This study examines the relationship between distance to green space and the level of physical activity among the population of Denmark. In addition, the relationship between distance to green space and obesity is investigated.
Data derived from the Danish National Health Interview Survey 2005, a cross-sectional survey based on a region-stratified random nationally representative sample of 21,832 Danish adults. All data are self-reported.
Respondents living more than 1 km from green space had lower odds of using green space to exercise and keep in shape compared with persons living closer than 300 m to green space (OR: 0.71; 95% CI: 0.60-0.83). A relationship between moderate/vigorous physical activity during leisure time and distance to green space can also be found. Persons living more than 1 km from green space had higher odds of being obese (BMI = 30) than those living less than 300 m from green space (OR: 1.36; 95% CI: 1.08-1.71).
Self-reported distance to green space is related to self-reported physical activity and obesity. To exercise and keep in shape is an important reason for visiting green space, and distance to green space is associated with moderate/vigorous physical activity in leisure time.
AIMS: To investigate the associations between green space and health, health-related quality of life and stress, respectively. METHODS: Data were derived from the 2005 Danish Health Interview Survey and are based on a region-stratified random sample of 21,832 adults. Data were collected via face-to-face interviews followed by a self-administered questionnaire, including the SF-36, which measures eight dimensions of health and the Perceived Stress Scale, which measures self-reported stress. A total of 11,238 respondents completed the interview and returned the questionnaire. Multiple logistic regression analyses were performed to investigate the association between distance to green space and self-perceived stress. RESULTS: Danes living more than 1 km away from the nearest green space report poorer health and health-related quality of life, i.e. lower mean scores on all eight SF-36 dimensions of health than respondents living closer. Respondents living more than 1 km away from a green space have 1.42 higher odds of experiencing stress than do respondents living less than 300 m from a green space. Respondents not reporting stress are more likely to visit a green space than are respondents reporting stress. Reasons for visiting green spaces differ significantly depending on whether or not respondents experience stress. Respondents reporting stress are likely to use green spaces to reduce stress. CONCLUSIONS: An association between distance to a green space and health and health-related quality of life was found. Further, the results indicate awareness among Danes that green spaces may be of importance in managing stress and that green spaces may play an important role as health-promoting environments.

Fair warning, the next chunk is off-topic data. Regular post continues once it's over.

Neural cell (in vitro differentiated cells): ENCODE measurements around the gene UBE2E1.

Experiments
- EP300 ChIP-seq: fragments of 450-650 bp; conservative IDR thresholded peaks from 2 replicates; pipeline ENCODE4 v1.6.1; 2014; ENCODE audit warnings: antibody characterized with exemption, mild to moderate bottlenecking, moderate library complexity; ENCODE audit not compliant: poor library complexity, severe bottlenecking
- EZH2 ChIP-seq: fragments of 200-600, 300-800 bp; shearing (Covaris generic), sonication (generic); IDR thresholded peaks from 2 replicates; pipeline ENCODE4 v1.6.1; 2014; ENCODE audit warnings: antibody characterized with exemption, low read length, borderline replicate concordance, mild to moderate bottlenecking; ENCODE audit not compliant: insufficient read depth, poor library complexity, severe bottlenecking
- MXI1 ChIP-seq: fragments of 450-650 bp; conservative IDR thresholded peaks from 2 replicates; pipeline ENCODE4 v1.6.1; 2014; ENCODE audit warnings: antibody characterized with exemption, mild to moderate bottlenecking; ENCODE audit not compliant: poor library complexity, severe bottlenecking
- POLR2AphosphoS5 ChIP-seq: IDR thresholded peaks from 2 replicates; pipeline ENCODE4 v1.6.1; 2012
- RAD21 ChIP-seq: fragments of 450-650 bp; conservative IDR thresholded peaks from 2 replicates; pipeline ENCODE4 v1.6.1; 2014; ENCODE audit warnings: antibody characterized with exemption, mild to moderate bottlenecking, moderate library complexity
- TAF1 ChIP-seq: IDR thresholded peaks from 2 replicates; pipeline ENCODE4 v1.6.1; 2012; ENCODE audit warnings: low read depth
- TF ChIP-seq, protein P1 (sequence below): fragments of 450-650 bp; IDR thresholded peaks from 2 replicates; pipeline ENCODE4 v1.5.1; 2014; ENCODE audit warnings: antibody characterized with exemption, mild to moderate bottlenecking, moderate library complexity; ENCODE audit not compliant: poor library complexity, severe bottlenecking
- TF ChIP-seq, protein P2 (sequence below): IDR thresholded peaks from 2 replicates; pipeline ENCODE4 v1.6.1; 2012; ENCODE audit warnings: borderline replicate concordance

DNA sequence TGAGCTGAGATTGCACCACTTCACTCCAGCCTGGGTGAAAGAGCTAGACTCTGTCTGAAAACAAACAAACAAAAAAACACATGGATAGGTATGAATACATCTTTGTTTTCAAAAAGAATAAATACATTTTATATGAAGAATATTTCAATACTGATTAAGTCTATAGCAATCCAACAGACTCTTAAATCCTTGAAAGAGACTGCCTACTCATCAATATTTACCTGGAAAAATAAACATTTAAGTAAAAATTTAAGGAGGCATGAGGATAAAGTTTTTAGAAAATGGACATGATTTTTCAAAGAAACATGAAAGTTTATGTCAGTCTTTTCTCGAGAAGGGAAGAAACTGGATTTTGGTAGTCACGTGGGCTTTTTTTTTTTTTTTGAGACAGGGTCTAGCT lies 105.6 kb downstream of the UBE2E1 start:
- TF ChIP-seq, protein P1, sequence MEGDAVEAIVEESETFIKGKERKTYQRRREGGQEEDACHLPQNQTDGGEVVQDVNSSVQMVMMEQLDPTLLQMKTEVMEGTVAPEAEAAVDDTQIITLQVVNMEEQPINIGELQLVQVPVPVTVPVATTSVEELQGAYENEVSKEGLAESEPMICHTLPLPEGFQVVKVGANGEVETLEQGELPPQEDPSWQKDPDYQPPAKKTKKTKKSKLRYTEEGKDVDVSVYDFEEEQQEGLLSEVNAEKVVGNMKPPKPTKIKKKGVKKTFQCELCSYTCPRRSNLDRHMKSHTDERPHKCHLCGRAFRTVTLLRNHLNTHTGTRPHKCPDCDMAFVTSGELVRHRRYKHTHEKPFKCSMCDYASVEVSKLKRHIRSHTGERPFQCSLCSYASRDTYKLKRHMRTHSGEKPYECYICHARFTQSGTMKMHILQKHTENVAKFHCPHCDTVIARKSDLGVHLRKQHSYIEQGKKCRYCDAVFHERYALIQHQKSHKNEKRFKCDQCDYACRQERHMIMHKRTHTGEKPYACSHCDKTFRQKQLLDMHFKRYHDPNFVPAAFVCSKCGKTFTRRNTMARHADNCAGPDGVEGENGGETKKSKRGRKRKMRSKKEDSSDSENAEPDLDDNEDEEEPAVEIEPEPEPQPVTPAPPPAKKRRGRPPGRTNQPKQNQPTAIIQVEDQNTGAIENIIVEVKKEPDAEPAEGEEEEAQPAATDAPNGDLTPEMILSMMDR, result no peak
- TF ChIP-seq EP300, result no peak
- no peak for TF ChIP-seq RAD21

The objective of this article was to give a conceptual survey of old and new measures for a nation's state of health with special focus on new measures seeking to combine mortality with morbidity, functional, and quality of life dimensions. Internationally, the development has given rise to two different movements. One (represented by Denmark and the rest of the EU) aims to develop a large number of standardized indicators, whereas the other (represented by the WHO and the World Bank) builds on the idea that it must be possible to combine the many indicators into a single summary measure for a nation's state of health. In the summary measures, distinction is made between health expectancy and health gap measures. Attention is given to reviewing DALY (disability-adjusted life years), disability weighting, and the social value choices applied in WHO's World Health Report 2000.
Comment In: Ugeskr Laeger. 2003 Jun 23;165(26):263512886543